What Do I Do For My Broken Back? Treating Osteoporosis Spine Fractures
As we age, a common problem, especially for women, is osteoporosis – the thinning and weakening of bones. One of the many problems caused by this dangerous condition is stress fractures of the spine, also known as wedge fractures, burst fractures, collapsed vertebrae, and broken back. As the body ages, the square vertebral body of the spine can weaken or be injured with excessive force. It may break and flatten like a pancake, causing back pain and misery. Osteoporosis is the major cause of vertebral body compression fractures; other less common causes include severe trauma, infection or cancer.
Pain is the most common complaint from spine fractures. Any movement causes micro-motion in the broken bone, which produces severe pain. This pain usually decreases when the patient lies down, and increases with standing, walking and lifting. Sometimes people have no pain at all. Rarely fractures may cause numbness, weakness, paralysis or bowel and bladder dysfunction from spinal cord or nerve compression. Fortunately, the severe back pain often improves during the first month after injury.
X-ray, CT, bone scan and MRI may diagnose spinal fractures. Besides diagnosing the fracture, MRI scans can determine if the fracture is new and rule out nerve or spinal cord compression.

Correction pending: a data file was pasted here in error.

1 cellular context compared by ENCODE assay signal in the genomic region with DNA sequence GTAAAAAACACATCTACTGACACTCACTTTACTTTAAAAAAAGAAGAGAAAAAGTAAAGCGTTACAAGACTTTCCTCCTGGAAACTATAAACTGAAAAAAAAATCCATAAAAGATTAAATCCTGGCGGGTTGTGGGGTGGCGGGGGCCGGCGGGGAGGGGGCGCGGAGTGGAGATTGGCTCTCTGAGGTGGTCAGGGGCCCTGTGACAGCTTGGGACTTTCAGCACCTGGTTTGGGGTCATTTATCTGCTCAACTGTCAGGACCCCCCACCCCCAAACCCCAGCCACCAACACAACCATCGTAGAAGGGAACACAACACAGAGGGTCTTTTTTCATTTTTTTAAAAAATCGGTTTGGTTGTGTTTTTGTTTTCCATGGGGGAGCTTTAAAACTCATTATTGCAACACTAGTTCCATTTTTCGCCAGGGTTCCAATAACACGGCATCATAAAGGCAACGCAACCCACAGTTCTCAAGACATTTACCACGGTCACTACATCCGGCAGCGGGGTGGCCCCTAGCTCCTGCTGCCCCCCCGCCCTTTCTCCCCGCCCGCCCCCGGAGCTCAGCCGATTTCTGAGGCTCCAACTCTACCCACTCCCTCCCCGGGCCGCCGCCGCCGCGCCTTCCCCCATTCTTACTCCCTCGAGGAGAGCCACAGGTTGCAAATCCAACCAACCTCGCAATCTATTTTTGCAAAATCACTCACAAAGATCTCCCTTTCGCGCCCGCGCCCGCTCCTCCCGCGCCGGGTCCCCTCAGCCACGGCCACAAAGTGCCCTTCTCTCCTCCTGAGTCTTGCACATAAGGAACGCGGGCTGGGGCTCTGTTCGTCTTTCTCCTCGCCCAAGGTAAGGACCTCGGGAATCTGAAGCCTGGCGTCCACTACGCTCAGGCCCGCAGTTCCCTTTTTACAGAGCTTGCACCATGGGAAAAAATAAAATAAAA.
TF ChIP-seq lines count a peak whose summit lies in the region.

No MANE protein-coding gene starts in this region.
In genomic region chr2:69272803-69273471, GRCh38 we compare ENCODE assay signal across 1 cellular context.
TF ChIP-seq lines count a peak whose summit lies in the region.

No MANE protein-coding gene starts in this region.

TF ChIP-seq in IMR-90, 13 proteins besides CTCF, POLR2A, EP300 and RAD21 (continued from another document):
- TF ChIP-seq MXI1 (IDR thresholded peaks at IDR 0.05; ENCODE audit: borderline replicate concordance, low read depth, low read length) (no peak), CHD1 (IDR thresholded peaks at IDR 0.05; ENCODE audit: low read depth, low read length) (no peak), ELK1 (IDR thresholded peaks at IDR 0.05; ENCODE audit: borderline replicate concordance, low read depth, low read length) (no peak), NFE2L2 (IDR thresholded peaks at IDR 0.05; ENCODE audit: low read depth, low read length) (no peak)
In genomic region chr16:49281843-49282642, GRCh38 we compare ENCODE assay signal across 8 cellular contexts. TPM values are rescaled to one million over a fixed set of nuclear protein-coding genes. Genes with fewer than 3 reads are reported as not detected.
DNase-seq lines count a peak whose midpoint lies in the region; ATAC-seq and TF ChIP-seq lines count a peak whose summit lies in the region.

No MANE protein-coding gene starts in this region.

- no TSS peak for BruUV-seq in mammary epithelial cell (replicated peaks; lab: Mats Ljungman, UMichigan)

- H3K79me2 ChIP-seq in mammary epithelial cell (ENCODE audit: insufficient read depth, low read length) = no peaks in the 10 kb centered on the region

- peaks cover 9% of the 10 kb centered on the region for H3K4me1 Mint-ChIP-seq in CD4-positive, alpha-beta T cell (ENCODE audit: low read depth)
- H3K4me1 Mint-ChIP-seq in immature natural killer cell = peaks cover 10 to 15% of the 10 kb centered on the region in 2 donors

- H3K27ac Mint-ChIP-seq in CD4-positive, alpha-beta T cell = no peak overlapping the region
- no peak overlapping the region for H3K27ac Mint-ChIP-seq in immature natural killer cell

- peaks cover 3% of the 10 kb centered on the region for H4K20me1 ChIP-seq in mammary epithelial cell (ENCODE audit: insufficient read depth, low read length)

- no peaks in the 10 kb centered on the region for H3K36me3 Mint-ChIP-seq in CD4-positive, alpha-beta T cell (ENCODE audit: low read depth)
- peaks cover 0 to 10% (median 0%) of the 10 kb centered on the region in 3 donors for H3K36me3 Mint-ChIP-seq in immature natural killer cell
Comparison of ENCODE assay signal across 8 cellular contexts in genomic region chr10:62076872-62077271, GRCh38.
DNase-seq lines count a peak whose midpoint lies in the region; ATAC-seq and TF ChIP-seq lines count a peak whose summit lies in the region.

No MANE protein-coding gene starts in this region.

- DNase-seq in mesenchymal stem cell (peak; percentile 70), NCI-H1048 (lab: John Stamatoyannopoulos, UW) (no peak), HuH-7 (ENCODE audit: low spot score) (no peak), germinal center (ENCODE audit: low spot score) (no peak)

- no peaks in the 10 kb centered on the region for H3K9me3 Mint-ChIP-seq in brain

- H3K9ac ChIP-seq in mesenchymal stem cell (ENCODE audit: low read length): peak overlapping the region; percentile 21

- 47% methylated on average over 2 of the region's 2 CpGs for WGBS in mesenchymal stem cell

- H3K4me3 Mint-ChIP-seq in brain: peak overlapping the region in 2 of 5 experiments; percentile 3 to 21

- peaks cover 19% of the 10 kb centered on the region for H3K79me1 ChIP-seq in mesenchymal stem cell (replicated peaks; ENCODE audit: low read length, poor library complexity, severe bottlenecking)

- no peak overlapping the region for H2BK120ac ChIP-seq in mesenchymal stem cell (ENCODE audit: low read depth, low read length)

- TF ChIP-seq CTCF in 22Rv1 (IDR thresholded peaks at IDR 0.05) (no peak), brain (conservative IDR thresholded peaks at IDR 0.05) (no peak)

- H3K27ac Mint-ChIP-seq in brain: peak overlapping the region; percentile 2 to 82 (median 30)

Is there a surgical treatment for spine fractures?
Patients who do not respond to conservative treatment may benefit from surgical treatment. The key to surgical treatment is stabilizing the fracture. The spine, like a broken arm, must be “cast” to stop abnormal bone movement and prevent pain. Surgical options include vertebroplasty, kyphoplasty and major spine surgery. Major spine surgery is not commonly needed to treat osteoporotic compression fractures.
Vertebroplasty and kyphoplasty are the most common treatment for osteoporotic compression fractures. These procedures involve the placement of a needle into the fractured vertebral body for the injection of liquid cement. Once the liquid cement hardens it stabilizes the vertebral body decreasing painful movements. If there is concern for cancer then a bone biopsy is sent to pathology for examination.
Vertebroplasty is an outpatient procedure, done under conscious sedation like a colonoscopy, but can be done under local anesthesia in high-risk patients or rarely general anesthesia. A needle is placed into the fractured vertebral body under x-ray guidance and then liquid plastic is slowly injected to harden and stabilize the fracture.
Kyphoplasty is similar to vertebroplasty, but kyphoplasty involves the placement of two needles on each side of the spine and balloons into the broken vertebra under x-ray. The balloons are slowly inflated to expand the collapsed “pancake” vertebral body and create cavities to hold the plastic. Plastic is then injected after the balloons are removed to support and stabilize the broken vertebrae.
Women who developed vertebral body compression fractures are at least four times higher risk of developing future spine fractures. Elderly patients with bone fractures should undergo investigation and treatment for osteoporosis.